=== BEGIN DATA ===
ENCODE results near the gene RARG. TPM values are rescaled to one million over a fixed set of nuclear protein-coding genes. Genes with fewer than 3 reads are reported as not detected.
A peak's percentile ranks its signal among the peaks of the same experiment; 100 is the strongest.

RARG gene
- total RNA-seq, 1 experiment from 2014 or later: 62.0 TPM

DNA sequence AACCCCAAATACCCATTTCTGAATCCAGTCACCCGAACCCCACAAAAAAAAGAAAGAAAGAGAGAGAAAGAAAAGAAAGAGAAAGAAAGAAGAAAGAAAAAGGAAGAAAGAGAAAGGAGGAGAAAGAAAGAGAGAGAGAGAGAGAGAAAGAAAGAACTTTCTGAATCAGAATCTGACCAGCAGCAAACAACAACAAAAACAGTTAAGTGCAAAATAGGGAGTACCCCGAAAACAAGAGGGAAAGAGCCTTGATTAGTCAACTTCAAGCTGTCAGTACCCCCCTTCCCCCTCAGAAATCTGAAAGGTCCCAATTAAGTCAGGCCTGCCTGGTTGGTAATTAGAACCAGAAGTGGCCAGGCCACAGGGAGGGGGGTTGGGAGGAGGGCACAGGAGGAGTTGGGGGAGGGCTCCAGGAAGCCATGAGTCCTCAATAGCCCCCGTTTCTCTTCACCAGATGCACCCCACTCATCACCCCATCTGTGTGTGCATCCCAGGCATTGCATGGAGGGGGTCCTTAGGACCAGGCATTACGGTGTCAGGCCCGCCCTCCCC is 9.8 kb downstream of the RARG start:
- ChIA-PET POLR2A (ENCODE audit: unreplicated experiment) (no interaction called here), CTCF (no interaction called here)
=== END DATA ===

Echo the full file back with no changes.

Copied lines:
ENCODE results near the gene RARG. TPM values are rescaled to one million over a fixed set of nuclear protein-coding genes. Genes with fewer than 3 reads are reported as not detected.
A peak's percentile ranks its signal among the peaks of the same experiment; 100 is the strongest.

RARG gene
- total RNA-seq, 1 experiment from 2014 or later: 62.0 TPM

DNA sequence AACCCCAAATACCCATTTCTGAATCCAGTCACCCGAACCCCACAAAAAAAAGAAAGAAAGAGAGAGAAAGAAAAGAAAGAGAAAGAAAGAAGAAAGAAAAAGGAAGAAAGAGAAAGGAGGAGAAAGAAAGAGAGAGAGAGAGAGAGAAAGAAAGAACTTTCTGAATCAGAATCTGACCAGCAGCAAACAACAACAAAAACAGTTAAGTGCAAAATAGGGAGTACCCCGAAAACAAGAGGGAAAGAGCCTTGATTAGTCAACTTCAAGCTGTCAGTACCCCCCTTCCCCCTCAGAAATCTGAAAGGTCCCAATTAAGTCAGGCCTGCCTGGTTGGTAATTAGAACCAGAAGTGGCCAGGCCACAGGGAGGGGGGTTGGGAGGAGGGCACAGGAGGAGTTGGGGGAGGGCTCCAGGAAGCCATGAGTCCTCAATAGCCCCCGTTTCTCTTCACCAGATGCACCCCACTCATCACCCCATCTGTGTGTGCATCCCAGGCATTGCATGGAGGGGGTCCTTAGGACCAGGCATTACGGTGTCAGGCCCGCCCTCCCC is 9.8 kb downstream of the RARG start:
- ChIA-PET POLR2A (ENCODE audit: unreplicated experiment) (no interaction called here), CTCF (no interaction called here)